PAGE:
In a general sense, any serious activity on earth has a mission. On a personal level, your mission is the combination of goals, traits and qualities you would like to achieve in life. In a business context, an organization’s mission is the purpose or reason for the organization’s existence. It tells what the organization is providing to society (products, services or both).
In a simple business frame, this is called a Mission Statement. A standard well written mission statement defines a unique and fundamental purpose that sets the organization apart from its rivals as well as defining the scope of its operations to deliver the contribution promised to society. A longer form of that standard format may also include the organization’s values and philosophy about how it does business and treats its employees.
Another part of that statement is the organization’s vision as to where it aspires to become in the future. Some organizations like to separate that part into its own Vision Statement, and others go even further by creating a Values Statement which talks about the values and philosophy of a specific organization in doing their business. For the sake of simplicity, I always preferred to look at it as one Mission Statement document that describes the organization’s mission, its vision into the future and the values and philosophies it will adopt.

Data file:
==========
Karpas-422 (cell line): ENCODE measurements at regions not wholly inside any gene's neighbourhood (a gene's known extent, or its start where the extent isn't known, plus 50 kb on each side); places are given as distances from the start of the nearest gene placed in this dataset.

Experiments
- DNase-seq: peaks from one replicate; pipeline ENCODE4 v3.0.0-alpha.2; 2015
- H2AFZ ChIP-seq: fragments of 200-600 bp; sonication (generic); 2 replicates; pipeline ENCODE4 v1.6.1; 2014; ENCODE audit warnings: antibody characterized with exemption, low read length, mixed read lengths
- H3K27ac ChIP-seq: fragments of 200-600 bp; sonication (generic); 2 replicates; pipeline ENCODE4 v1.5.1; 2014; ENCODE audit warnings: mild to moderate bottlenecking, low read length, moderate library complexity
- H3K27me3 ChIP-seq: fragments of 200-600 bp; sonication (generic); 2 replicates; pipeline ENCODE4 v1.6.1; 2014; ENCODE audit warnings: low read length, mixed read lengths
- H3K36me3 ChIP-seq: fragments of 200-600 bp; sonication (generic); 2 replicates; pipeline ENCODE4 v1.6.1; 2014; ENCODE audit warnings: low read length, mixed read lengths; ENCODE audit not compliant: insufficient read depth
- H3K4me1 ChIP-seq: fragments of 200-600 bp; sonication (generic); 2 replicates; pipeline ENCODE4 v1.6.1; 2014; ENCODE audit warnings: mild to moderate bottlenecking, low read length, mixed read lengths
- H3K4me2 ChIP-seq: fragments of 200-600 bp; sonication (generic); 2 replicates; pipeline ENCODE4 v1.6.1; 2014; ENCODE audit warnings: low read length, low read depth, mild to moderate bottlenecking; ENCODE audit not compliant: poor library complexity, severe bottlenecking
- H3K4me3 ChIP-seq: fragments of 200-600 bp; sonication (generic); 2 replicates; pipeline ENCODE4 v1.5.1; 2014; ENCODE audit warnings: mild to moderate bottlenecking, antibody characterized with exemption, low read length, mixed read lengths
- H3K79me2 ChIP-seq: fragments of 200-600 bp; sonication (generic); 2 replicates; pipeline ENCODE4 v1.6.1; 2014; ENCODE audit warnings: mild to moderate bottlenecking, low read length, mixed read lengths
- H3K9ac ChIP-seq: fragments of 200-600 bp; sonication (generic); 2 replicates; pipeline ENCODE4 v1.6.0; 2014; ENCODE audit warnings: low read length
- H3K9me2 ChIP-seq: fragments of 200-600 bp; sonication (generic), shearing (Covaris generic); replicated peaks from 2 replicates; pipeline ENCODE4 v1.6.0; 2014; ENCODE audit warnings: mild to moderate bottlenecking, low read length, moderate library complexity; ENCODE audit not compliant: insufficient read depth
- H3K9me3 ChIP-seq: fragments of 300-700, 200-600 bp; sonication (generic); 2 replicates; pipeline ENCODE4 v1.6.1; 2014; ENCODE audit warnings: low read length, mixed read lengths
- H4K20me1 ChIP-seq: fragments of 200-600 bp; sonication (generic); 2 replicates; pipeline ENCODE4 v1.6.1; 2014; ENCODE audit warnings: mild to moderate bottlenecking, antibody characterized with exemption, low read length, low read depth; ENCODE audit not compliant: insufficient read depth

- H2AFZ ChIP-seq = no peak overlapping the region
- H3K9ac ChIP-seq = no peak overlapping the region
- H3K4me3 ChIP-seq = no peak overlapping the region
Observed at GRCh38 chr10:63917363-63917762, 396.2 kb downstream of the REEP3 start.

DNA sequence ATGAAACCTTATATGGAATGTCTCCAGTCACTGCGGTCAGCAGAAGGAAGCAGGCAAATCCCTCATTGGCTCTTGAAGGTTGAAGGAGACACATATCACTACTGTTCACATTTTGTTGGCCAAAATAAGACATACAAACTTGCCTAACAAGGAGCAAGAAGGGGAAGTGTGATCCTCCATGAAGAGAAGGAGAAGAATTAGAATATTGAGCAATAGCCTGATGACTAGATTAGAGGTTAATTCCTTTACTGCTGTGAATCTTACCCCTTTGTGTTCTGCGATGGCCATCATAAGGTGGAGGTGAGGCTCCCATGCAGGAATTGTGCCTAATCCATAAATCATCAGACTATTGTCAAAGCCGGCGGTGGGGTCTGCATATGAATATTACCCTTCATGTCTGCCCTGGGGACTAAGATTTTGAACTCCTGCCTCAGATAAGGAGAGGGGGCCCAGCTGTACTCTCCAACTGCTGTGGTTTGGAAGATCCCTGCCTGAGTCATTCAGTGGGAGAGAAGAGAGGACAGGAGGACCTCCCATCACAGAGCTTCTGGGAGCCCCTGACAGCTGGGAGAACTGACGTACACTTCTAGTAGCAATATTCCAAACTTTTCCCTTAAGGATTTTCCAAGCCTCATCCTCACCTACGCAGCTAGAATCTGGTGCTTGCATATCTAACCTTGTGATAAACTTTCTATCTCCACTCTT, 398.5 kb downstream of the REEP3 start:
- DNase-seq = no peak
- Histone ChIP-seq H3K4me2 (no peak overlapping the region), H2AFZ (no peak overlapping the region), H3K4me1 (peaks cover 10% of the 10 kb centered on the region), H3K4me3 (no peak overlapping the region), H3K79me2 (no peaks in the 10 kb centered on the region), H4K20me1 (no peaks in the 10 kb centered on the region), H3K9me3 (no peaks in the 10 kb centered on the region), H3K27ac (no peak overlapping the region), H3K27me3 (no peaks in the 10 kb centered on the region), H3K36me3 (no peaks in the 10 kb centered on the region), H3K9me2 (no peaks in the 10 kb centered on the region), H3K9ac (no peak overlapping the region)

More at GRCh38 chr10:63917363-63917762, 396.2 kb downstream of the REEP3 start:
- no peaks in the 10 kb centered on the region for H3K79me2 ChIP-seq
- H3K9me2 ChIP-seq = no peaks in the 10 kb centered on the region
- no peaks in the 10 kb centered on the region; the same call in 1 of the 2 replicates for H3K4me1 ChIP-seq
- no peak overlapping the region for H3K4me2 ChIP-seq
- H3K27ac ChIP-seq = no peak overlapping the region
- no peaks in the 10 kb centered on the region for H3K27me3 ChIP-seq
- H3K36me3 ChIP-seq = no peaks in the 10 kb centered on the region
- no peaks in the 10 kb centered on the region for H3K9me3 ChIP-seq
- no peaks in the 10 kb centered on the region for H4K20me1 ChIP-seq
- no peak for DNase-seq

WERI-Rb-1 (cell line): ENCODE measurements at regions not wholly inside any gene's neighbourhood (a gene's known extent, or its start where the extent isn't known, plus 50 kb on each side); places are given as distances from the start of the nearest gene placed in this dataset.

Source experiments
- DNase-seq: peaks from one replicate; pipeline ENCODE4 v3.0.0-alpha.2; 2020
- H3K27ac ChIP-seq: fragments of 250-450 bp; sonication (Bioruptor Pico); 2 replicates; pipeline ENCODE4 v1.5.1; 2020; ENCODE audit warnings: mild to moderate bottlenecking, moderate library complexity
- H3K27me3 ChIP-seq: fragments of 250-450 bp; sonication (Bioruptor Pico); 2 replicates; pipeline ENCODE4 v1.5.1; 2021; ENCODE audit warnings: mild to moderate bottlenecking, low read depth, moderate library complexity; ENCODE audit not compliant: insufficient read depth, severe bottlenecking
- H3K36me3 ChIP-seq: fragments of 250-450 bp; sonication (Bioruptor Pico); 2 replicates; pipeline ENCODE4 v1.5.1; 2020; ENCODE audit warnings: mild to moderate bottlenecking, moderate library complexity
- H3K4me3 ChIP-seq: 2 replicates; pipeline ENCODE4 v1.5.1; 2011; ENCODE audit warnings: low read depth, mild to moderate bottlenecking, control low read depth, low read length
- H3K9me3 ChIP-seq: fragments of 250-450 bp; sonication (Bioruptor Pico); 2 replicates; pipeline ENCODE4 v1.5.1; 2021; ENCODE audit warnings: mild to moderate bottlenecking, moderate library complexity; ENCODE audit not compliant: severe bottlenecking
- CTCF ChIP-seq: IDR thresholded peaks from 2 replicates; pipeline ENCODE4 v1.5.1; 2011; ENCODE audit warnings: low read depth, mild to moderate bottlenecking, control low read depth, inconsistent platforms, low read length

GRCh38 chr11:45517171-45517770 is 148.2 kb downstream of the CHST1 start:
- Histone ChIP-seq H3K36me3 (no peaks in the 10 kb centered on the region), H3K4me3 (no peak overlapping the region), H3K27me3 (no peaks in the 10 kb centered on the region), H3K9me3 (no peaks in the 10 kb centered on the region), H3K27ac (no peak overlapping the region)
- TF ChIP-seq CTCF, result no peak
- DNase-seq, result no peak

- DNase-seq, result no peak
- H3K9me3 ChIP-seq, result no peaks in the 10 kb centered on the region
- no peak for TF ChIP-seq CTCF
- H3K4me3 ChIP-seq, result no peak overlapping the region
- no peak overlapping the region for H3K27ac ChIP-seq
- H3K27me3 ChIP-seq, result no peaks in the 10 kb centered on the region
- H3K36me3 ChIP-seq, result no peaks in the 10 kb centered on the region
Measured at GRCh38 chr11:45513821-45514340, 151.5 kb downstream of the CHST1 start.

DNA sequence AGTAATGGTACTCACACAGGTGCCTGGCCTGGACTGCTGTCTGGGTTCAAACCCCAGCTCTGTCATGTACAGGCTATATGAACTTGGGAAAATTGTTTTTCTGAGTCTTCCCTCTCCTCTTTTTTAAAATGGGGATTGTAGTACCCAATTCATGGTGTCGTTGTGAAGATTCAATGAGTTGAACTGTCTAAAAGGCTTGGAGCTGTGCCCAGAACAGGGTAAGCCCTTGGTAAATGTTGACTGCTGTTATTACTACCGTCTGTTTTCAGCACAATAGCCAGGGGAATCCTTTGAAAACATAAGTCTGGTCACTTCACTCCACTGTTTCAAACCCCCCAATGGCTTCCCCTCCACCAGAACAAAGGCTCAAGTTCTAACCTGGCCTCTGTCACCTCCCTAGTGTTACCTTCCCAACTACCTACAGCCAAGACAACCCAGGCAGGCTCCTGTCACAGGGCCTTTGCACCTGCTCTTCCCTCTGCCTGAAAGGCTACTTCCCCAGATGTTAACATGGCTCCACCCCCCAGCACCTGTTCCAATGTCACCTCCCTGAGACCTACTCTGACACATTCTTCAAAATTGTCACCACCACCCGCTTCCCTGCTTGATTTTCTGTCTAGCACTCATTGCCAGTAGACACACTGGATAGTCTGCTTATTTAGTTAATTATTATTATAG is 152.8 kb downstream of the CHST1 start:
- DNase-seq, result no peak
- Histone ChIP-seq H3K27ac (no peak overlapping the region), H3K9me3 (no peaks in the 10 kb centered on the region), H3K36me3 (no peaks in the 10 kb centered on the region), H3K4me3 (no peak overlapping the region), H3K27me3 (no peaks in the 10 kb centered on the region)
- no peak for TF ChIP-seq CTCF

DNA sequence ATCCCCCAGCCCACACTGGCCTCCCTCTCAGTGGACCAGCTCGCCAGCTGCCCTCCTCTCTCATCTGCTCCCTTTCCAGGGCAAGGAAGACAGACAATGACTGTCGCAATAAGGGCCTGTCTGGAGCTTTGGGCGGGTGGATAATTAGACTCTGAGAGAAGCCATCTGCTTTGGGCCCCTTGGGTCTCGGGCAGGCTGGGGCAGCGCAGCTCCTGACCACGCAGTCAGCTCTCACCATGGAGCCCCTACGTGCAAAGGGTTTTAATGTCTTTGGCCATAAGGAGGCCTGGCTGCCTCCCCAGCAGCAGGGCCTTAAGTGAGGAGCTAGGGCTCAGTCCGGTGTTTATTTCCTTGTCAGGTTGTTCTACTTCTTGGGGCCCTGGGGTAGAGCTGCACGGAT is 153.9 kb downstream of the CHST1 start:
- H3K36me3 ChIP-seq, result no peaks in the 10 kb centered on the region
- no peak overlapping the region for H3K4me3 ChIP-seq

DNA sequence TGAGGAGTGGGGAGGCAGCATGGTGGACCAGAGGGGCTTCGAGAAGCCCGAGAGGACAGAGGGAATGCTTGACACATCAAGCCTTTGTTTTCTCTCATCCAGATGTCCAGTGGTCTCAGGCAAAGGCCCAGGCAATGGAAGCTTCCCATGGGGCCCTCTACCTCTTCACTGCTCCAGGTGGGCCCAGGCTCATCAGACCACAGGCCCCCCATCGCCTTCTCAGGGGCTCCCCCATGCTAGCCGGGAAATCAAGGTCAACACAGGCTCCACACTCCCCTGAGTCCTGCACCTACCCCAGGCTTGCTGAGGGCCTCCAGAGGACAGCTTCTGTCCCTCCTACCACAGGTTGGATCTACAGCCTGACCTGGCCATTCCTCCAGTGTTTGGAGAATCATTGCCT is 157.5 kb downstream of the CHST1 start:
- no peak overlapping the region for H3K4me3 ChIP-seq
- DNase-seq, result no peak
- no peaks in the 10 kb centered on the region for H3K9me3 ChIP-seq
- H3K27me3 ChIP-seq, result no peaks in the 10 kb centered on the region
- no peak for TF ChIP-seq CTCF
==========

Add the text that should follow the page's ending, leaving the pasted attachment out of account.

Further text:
Andrew Campbell, a renowned strategist has designed the following 10-question test to quickly evaluate your organization’s mission statement with the following scoring method:
0 for No
1 for Somewhat
2 for Yes
Once you finish scoring all questions, check the score. According to Campbell, a score of over 15 is exceptional, and a score of less than 10 suggests that more work needs to be done to that specific mission statement. Here are the 10 questions:
Does the statement describe an inspiring purpose that avoids playing to the selfish interests of the stakeholders?
As with any survey or questionnaire I designed at work, there’s always an open ended question at the end that allows the taker to add what they would like. In this context, my added questions would be:
11- What would you think is missing, or would like to see added to this statement?
This is a catch all question that works as a window for employees’ voice. There may be some inputs in this answer that does not make sense, but -believe me- it is important to let them freely express what they have in mind, even if it is not relevant to the purpose of the survey, you can still gather some excellent information for other management activities with adding this question to any questionnaire/survey.
Using the test questions above via a survey distributed to all employees responsible for shaping the organization’s strategy will enable management to quickly spot the areas where more work needs to be done. It also serves another very important purpose which is spreading the sense of ownership among employees as they contribute to the evaluation and fine-tuning of their own mission statement.
A firm believer in Quality and Excellence in all aspects of life. In my life, there is always a higher level to get to.
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